In the best conditions—full sun and no clouds—it can take about two hours to cure a small 3D printed model in direct sunlight. Transparent parts will cure faster (in about half the time it takes a non-transparent part), while large prints can take up to 8 hours to fully cure. It is therefore important to check on the parts regularly to see how the curing process is progressing. If you are curing your 3D models outside, you should also be rotating the print to ensure that every angle is being exposed to the sun equally.
Curing with a UV Lamp
If time is of the essence, using a UV lamp is probably a better option. An artificial UV light source will guarantee consistent, reliable results for 3D print curing. Moreover, the curing process using a UV light will only take a few minutes (as little as 1 minute for clear resins). Most dedicated 3D printing curing stations have the added benefit of a turntable, which rotates the 3D printed part to ensure that every angle is receiving the same UV exposure.
If you’re not ready to invest in a brand-name curing chamber, you can also make your own DIY curing station using a plastic box, aluminum foil, a battery-operated turntable, and LED UV lights. Another option that works for smaller 3D printed parts is using a UV lamp designed for curing nail polish. Simply place the parts on the curing bed and expose them for a few minutes. Be sure to keep a close eye on prints curing under UV light: they can quickly become over-cured, which leads to brittleness.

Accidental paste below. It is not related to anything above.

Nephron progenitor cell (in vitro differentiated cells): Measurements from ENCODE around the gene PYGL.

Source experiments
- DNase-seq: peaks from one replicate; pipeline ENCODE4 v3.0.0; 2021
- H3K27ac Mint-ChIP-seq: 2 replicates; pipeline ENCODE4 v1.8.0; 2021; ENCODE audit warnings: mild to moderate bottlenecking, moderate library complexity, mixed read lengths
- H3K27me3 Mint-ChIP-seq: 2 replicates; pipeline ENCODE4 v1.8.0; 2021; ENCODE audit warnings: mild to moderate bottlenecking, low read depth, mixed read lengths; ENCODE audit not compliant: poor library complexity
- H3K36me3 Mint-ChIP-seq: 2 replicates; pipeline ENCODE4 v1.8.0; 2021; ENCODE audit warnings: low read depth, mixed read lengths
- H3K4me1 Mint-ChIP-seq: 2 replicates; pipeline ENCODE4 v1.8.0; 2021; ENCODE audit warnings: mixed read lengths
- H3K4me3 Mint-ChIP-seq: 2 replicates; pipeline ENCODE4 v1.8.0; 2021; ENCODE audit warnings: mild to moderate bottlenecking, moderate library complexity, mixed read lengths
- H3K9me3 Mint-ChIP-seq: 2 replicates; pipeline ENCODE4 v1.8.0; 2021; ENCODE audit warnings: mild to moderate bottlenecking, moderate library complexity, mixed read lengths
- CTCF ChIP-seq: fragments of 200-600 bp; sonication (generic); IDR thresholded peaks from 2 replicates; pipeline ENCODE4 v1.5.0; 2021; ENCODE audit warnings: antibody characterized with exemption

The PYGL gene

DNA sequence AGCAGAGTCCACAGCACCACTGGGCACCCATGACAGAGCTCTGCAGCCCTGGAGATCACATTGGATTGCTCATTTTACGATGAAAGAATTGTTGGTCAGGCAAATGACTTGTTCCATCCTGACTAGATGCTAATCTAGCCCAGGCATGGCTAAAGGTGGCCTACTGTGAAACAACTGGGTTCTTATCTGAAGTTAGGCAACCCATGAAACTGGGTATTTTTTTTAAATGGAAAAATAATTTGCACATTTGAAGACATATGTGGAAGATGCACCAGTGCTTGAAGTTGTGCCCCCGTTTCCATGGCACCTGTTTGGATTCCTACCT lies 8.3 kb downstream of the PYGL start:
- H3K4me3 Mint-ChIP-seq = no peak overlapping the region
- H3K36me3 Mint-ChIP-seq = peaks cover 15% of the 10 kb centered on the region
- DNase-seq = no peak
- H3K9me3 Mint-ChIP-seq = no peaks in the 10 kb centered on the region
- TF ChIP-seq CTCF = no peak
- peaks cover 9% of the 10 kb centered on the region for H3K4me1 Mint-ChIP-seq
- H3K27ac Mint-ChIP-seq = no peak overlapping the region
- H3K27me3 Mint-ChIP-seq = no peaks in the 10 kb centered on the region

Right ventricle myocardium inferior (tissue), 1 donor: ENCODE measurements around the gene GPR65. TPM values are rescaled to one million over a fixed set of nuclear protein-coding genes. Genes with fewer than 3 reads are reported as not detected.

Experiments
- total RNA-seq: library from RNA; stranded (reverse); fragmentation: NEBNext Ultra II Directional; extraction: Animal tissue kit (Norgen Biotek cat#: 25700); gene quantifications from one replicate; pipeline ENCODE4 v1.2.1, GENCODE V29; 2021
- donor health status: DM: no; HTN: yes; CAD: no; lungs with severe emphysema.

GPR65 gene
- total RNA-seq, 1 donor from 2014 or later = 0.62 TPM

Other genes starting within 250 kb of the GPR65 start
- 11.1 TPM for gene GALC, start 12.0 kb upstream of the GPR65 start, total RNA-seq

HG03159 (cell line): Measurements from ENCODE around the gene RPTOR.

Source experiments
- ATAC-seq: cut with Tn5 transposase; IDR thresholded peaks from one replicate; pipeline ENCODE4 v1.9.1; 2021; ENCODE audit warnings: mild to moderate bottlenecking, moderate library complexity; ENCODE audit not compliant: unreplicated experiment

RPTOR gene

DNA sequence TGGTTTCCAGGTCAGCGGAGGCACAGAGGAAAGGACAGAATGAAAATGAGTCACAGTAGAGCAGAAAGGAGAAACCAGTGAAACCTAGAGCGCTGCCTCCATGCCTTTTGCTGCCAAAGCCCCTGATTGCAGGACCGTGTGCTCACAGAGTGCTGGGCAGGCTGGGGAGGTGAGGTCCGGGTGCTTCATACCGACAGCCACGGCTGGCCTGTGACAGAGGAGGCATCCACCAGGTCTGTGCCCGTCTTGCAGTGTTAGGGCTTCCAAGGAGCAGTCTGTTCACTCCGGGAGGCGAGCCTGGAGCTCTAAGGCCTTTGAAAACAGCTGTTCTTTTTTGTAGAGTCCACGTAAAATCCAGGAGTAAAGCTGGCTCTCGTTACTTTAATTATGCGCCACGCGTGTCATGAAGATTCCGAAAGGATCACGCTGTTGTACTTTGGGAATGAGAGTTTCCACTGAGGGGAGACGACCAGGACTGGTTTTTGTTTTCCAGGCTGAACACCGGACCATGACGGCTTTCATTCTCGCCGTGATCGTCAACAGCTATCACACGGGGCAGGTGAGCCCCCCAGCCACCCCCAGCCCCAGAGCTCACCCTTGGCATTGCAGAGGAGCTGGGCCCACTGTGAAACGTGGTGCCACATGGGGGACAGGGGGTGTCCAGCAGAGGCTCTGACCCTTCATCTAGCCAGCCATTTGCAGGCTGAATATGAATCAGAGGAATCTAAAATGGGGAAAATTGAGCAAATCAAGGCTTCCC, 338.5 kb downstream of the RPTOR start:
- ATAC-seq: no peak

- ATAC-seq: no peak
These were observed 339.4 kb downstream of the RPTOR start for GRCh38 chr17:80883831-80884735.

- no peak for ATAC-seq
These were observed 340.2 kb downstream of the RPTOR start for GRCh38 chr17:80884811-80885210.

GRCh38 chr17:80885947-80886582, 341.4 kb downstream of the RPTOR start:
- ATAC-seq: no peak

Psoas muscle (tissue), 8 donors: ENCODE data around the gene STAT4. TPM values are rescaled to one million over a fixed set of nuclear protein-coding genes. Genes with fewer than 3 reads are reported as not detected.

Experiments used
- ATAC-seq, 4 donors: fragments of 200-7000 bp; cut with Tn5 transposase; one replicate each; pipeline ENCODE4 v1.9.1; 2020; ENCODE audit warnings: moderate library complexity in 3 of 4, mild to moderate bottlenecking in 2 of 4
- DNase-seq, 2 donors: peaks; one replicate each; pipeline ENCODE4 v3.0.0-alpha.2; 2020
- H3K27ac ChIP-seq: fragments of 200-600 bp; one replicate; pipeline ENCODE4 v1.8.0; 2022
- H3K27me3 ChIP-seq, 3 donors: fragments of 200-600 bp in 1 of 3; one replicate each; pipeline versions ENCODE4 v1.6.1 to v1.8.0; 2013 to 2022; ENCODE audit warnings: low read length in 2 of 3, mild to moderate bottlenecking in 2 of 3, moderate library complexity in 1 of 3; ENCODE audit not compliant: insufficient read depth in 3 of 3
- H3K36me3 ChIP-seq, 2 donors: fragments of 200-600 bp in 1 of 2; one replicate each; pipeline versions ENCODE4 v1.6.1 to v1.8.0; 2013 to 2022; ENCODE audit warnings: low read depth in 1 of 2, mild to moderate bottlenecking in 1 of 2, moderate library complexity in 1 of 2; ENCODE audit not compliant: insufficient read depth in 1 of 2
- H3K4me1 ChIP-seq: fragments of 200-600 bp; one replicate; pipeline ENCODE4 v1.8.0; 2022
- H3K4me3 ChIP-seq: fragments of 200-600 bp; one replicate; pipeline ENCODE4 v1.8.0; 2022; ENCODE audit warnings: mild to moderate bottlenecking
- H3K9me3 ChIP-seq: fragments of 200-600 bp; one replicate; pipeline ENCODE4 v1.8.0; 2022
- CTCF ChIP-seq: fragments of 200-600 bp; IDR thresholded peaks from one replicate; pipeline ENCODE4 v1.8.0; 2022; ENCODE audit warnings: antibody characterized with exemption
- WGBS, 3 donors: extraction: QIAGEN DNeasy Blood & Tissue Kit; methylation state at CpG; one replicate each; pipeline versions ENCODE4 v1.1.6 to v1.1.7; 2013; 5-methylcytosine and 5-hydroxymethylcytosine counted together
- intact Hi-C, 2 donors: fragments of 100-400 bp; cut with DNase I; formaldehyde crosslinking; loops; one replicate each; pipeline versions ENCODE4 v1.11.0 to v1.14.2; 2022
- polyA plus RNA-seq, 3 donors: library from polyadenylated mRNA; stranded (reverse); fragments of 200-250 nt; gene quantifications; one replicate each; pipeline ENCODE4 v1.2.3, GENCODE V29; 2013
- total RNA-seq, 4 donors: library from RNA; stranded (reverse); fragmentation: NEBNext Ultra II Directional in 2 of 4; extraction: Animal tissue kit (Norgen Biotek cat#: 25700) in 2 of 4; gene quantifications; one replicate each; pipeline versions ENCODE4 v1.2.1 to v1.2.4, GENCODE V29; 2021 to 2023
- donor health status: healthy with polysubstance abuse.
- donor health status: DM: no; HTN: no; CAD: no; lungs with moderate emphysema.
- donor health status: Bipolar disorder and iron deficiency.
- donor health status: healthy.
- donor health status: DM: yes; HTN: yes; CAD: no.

Many SLA 3D printing users are fond of the underwater curing method. As the name suggests, this technique consists of submerging printed models in water and then exposing them to UV light (whether it’s direct sunlight or a UV lamp). The benefit of underwater curing is that the water bath helps to refract the UV rays, which leads to more even UV exposure. It also takes less time than traditional curing.